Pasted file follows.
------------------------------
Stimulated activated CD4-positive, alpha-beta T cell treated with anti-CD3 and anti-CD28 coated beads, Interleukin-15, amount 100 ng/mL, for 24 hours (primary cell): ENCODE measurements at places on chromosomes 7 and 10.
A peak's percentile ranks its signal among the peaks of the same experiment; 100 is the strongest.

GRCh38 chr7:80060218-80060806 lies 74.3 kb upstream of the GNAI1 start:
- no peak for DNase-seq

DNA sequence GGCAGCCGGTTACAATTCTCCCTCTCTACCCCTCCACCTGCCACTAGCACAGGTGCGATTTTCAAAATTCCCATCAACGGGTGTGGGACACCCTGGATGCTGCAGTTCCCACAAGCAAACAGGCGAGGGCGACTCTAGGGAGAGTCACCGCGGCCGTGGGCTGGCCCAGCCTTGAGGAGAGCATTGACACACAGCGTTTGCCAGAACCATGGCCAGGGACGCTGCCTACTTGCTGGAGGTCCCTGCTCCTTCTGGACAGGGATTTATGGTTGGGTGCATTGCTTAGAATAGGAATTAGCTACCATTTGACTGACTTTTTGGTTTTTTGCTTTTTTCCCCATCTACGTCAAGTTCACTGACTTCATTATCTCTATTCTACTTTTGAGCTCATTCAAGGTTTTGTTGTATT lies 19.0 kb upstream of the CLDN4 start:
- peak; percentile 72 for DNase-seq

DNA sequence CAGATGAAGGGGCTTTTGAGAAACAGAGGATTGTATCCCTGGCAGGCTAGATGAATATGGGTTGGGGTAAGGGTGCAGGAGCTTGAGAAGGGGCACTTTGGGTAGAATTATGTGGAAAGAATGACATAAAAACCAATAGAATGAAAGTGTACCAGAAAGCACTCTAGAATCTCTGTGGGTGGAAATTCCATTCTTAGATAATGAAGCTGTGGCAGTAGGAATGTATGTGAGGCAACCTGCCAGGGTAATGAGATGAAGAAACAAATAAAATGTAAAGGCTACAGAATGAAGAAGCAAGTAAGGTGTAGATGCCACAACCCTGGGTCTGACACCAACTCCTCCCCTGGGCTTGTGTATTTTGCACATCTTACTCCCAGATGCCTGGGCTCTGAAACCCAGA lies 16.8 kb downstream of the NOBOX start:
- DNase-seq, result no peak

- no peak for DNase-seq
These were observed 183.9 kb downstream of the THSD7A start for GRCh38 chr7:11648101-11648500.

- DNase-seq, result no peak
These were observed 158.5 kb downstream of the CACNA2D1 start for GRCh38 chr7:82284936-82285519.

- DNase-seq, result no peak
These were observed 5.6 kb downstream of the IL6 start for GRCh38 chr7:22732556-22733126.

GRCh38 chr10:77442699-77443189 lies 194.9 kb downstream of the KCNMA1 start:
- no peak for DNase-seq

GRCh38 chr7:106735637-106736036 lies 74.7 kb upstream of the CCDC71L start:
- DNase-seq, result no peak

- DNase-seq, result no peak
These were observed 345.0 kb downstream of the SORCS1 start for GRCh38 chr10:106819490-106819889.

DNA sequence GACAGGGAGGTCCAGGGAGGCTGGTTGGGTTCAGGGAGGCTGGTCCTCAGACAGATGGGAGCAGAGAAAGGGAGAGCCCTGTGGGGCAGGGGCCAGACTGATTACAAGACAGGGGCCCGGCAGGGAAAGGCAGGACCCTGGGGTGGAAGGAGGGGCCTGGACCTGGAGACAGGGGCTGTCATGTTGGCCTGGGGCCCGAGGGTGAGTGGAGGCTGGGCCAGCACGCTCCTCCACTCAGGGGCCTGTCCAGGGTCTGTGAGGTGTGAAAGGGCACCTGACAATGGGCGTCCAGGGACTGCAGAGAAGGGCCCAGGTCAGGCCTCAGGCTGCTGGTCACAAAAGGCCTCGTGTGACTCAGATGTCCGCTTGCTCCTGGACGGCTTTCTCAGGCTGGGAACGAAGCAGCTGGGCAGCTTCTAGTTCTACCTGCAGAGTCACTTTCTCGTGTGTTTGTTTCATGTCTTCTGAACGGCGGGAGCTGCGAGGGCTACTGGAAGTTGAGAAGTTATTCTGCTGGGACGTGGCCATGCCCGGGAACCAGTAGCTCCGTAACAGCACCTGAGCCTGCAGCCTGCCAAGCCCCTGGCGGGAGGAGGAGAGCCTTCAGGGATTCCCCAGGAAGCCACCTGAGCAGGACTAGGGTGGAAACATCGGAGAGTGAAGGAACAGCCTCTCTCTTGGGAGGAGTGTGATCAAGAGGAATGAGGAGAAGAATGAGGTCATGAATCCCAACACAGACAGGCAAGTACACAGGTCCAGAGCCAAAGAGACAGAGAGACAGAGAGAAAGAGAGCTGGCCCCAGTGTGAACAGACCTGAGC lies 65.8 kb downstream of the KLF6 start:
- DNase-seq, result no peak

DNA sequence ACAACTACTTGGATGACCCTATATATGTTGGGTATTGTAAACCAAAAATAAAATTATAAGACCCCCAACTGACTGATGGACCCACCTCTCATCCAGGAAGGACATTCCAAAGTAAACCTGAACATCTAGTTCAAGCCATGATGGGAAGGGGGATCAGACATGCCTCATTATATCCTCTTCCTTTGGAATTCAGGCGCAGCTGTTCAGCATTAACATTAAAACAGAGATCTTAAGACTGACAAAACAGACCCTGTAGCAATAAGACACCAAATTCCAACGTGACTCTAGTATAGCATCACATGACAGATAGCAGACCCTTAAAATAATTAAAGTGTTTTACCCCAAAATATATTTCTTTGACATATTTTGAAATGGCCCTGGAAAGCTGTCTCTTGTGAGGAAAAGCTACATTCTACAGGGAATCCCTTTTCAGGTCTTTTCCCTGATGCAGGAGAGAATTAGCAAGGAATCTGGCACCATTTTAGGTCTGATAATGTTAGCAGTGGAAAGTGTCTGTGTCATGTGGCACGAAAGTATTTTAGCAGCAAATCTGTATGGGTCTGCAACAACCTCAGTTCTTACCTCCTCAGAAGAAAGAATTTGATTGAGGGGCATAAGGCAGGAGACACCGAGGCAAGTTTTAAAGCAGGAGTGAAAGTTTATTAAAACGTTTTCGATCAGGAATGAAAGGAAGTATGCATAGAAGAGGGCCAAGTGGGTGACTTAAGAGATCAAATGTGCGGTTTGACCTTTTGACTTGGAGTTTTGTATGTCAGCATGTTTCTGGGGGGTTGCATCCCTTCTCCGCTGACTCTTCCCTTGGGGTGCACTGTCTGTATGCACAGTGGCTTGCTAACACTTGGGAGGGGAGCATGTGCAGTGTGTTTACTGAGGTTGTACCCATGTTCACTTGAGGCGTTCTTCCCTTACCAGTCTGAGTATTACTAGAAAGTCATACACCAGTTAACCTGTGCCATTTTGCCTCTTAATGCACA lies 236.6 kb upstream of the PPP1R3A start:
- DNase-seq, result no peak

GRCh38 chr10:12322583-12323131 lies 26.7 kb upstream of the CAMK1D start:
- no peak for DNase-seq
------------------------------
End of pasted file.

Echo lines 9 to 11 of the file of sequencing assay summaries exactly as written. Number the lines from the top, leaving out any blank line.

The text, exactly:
- no peak for DNase-seq
These were observed 183.9 kb downstream of the THSD7A start for GRCh38 chr7:11648101-11648500.

- DNase-seq, result no peak